Meelin have captured the imagination well beyond north Cork
NOBODY can deny that Meelin’s performance in last year’s county junior hurling final against Cloughduv was out of the top drawer.
Indeed, it was a display that could be favourably compared with any produced in a county decider at junior level down through the decades.
And, in the wake of it, there appeared to be every chance that Meelin would go on to achieve further glory in the Munster and All-Ireland club championship.
Four games later and Meelin find themselves heading for Croke Park next Sunday, needing just one more big performance to claim a national title.
It’s the stuff that dreams are made of, and there will be a mass exodus from the little Duhallow village as the locals hope to see Meelin delivering the goods at the expense of John Lockes of Kilkenny, and make it the most memorable and momentous day in the club’s proud history.
There is likely to be strong outside support there as well, as it would be true to say that Meelin have captured the imagination of North Cork’s GAA fraternity in general with the quality of the hurling they served up when negotiating all the obstacles en route to the showdown with the Noreside and Leinster kingpins from Callan.
The odyssey began when they opened the defence of their divisional title with an impressive win over Newmarket early last year.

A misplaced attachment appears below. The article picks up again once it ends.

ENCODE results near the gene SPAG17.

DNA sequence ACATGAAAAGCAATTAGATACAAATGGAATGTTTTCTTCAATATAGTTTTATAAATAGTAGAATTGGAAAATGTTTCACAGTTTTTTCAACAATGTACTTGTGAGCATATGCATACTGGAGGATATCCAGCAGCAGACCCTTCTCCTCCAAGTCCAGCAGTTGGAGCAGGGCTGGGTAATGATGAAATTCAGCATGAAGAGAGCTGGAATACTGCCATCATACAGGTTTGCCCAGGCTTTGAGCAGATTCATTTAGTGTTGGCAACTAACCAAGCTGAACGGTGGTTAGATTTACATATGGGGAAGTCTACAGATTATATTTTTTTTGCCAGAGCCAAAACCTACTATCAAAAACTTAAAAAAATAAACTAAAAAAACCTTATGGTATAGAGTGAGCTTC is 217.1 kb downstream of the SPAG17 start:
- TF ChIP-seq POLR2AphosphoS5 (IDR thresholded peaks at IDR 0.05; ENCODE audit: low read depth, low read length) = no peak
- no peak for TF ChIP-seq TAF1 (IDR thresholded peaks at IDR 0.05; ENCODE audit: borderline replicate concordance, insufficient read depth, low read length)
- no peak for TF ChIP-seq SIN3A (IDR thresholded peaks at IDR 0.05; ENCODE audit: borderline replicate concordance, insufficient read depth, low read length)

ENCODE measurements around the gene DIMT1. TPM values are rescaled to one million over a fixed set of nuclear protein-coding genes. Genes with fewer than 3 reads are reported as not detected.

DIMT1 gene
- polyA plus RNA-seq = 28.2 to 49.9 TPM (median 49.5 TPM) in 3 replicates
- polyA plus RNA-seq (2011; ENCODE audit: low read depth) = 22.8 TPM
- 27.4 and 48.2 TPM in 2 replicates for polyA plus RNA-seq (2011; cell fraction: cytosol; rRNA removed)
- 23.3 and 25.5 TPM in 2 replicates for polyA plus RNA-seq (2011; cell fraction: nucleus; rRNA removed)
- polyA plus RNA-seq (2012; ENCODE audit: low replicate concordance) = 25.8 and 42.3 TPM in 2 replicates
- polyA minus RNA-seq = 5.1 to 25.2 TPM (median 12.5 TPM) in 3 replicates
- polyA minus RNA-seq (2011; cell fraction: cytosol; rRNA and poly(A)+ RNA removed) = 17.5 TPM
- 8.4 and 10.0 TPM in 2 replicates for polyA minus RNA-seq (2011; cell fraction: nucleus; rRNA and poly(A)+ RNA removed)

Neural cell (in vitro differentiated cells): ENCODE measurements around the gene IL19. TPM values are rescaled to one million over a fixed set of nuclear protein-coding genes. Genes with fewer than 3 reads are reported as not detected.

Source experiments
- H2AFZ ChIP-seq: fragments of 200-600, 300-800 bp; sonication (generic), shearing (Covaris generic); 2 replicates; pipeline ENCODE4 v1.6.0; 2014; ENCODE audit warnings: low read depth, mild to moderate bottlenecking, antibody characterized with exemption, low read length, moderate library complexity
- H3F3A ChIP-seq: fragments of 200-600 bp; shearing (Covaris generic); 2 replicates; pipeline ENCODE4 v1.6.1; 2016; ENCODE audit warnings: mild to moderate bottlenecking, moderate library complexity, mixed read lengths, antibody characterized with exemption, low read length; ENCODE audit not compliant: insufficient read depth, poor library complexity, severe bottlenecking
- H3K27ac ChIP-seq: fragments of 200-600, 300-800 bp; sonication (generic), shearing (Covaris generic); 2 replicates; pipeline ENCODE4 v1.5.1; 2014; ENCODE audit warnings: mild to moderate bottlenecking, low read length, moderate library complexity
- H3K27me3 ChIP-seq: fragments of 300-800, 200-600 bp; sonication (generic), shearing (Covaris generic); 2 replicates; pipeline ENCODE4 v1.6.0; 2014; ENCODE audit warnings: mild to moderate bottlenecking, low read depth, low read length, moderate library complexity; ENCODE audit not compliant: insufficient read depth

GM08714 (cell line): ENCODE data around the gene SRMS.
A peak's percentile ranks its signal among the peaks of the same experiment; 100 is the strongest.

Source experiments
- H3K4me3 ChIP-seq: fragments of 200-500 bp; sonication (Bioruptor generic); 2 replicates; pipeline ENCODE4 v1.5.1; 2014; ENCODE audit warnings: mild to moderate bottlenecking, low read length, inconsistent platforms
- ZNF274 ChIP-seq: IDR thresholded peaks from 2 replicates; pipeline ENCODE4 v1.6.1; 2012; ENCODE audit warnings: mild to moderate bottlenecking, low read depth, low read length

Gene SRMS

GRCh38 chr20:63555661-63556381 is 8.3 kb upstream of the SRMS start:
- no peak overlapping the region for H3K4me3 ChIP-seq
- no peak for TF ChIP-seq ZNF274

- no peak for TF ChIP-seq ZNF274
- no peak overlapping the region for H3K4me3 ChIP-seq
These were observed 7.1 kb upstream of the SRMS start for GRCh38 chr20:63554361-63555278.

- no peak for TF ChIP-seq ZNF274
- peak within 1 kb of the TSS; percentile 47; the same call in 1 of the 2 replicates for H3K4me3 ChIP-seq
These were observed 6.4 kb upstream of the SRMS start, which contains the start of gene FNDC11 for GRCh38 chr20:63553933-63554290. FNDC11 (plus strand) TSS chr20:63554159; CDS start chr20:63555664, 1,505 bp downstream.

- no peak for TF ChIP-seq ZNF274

Tullylease and Kilbrin were next to fall as the two-in-a-row was completed in Duhallow which was Meelin’s main target initially in 2010.
Once that was accomplished, however, their attention turned to the county series, and they had good cause to believe they were-equipped to make a bold bid for further glory.
They had been very unlucky to bow out to Cloughduv at the semi final stage in 2009, and it was always on the cards that their youthful side, a year older and wiser, would have gained invaluable experience, making them all the harder to stop this time.
A convincing 2-17 to 011 win over Diarmuid O’Mathuna’s – runners-up to Dripsey in 2008 – further fuelled the notion that they had the potential to go all the way, although they had it much tougher in the semi final against city champions Mayfield.
That was just what the doctor ordered going into the county final of course, because, having looked a class above the majority of their opponents hitherto, it ensured their feet were firmly on the ground when they threw down the gauntlet to Cloughduv.
They really scaled the heights in the final, and they had Cloughduv on the backfoot virtually from the outset.
Their character was put to the test, however, after they conceded a couple of soft goals shortly before half time, and were forced to turn over 2-5 to 1-7 in arrears.
Making light of those setbacks, Meelin took complete control in the second half, and, but for a couple of excellent saves by the Cloughduv ‘keeper, they would have sealed the deal long before the finish.
As it was, they pressed home their superiority to the full in the last ten minutes to run out unflattering victors by 1-19 to 2-9.
It was a superb team performance from Meelin, although the individual contribution from teenager Eamonn Brosnan was immense.